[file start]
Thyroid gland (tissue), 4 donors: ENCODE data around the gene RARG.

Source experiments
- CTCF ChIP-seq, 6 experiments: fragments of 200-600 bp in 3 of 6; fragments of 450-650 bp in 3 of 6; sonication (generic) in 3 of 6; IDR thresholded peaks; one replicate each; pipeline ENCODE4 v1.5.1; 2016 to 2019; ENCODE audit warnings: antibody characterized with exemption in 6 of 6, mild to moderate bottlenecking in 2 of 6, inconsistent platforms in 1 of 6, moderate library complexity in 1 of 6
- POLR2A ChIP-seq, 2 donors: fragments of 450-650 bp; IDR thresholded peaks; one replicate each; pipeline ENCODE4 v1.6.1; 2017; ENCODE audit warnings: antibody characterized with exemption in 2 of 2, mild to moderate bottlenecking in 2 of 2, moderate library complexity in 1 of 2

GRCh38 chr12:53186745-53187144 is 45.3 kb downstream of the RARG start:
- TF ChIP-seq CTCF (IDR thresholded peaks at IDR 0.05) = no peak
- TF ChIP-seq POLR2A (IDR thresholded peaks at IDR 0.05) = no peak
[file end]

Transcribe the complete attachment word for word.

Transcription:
Thyroid gland (tissue), 4 donors: ENCODE data around the gene RARG.

Source experiments
- CTCF ChIP-seq, 6 experiments: fragments of 200-600 bp in 3 of 6; fragments of 450-650 bp in 3 of 6; sonication (generic) in 3 of 6; IDR thresholded peaks; one replicate each; pipeline ENCODE4 v1.5.1; 2016 to 2019; ENCODE audit warnings: antibody characterized with exemption in 6 of 6, mild to moderate bottlenecking in 2 of 6, inconsistent platforms in 1 of 6, moderate library complexity in 1 of 6
- POLR2A ChIP-seq, 2 donors: fragments of 450-650 bp; IDR thresholded peaks; one replicate each; pipeline ENCODE4 v1.6.1; 2017; ENCODE audit warnings: antibody characterized with exemption in 2 of 2, mild to moderate bottlenecking in 2 of 2, moderate library complexity in 1 of 2

GRCh38 chr12:53186745-53187144 is 45.3 kb downstream of the RARG start:
- TF ChIP-seq CTCF (IDR thresholded peaks at IDR 0.05) = no peak
- TF ChIP-seq POLR2A (IDR thresholded peaks at IDR 0.05) = no peak